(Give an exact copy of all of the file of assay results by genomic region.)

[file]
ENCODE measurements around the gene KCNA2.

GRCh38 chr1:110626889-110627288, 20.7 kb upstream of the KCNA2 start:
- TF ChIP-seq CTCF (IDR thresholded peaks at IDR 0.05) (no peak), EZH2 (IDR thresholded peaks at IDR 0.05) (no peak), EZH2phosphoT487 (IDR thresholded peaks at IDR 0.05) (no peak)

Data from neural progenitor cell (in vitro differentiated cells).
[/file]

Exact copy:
ENCODE measurements around the gene KCNA2.

GRCh38 chr1:110626889-110627288, 20.7 kb upstream of the KCNA2 start:
- TF ChIP-seq CTCF (IDR thresholded peaks at IDR 0.05) (no peak), EZH2 (IDR thresholded peaks at IDR 0.05) (no peak), EZH2phosphoT487 (IDR thresholded peaks at IDR 0.05) (no peak)

Data from neural progenitor cell (in vitro differentiated cells).